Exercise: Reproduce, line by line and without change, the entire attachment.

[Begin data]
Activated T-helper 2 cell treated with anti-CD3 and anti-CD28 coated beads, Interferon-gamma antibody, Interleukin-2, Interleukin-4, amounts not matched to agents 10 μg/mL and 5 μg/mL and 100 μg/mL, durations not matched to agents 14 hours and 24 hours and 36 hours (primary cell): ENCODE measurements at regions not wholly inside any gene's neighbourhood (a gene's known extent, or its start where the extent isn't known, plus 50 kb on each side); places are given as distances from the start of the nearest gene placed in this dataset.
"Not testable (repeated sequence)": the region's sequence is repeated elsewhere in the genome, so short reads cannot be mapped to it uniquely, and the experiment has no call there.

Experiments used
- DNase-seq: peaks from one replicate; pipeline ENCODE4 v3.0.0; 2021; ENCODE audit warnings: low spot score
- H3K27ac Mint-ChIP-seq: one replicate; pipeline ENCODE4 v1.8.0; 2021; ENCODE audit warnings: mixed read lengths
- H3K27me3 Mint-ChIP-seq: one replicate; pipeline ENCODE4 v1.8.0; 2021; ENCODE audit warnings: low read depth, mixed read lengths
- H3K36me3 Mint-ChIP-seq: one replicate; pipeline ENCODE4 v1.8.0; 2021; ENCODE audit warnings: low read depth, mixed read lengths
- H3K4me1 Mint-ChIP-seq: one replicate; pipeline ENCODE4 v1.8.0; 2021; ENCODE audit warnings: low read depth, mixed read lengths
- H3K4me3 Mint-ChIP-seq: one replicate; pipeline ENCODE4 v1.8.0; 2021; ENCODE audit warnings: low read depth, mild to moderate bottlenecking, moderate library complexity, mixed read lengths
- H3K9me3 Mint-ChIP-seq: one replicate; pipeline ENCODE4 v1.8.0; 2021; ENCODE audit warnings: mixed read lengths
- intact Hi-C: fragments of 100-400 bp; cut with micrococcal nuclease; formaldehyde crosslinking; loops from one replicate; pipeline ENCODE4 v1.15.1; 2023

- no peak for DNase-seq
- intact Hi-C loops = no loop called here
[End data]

Activated T-helper 2 cell treated with anti-CD3 and anti-CD28 coated beads, Interferon-gamma antibody, Interleukin-2, Interleukin-4, amounts not matched to agents 10 μg/mL and 5 μg/mL and 100 μg/mL, durations not matched to agents 14 hours and 24 hours and 36 hours (primary cell): ENCODE measurements at regions not wholly inside any gene's neighbourhood (a gene's known extent, or its start where the extent isn't known, plus 50 kb on each side); places are given as distances from the start of the nearest gene placed in this dataset.
"Not testable (repeated sequence)": the region's sequence is repeated elsewhere in the genome, so short reads cannot be mapped to it uniquely, and the experiment has no call there.

Experiments used
- DNase-seq: peaks from one replicate; pipeline ENCODE4 v3.0.0; 2021; ENCODE audit warnings: low spot score
- H3K27ac Mint-ChIP-seq: one replicate; pipeline ENCODE4 v1.8.0; 2021; ENCODE audit warnings: mixed read lengths
- H3K27me3 Mint-ChIP-seq: one replicate; pipeline ENCODE4 v1.8.0; 2021; ENCODE audit warnings: low read depth, mixed read lengths
- H3K36me3 Mint-ChIP-seq: one replicate; pipeline ENCODE4 v1.8.0; 2021; ENCODE audit warnings: low read depth, mixed read lengths
- H3K4me1 Mint-ChIP-seq: one replicate; pipeline ENCODE4 v1.8.0; 2021; ENCODE audit warnings: low read depth, mixed read lengths
- H3K4me3 Mint-ChIP-seq: one replicate; pipeline ENCODE4 v1.8.0; 2021; ENCODE audit warnings: low read depth, mild to moderate bottlenecking, moderate library complexity, mixed read lengths
- H3K9me3 Mint-ChIP-seq: one replicate; pipeline ENCODE4 v1.8.0; 2021; ENCODE audit warnings: mixed read lengths
- intact Hi-C: fragments of 100-400 bp; cut with micrococcal nuclease; formaldehyde crosslinking; loops from one replicate; pipeline ENCODE4 v1.15.1; 2023

- no peak for DNase-seq
- intact Hi-C loops = no loop called here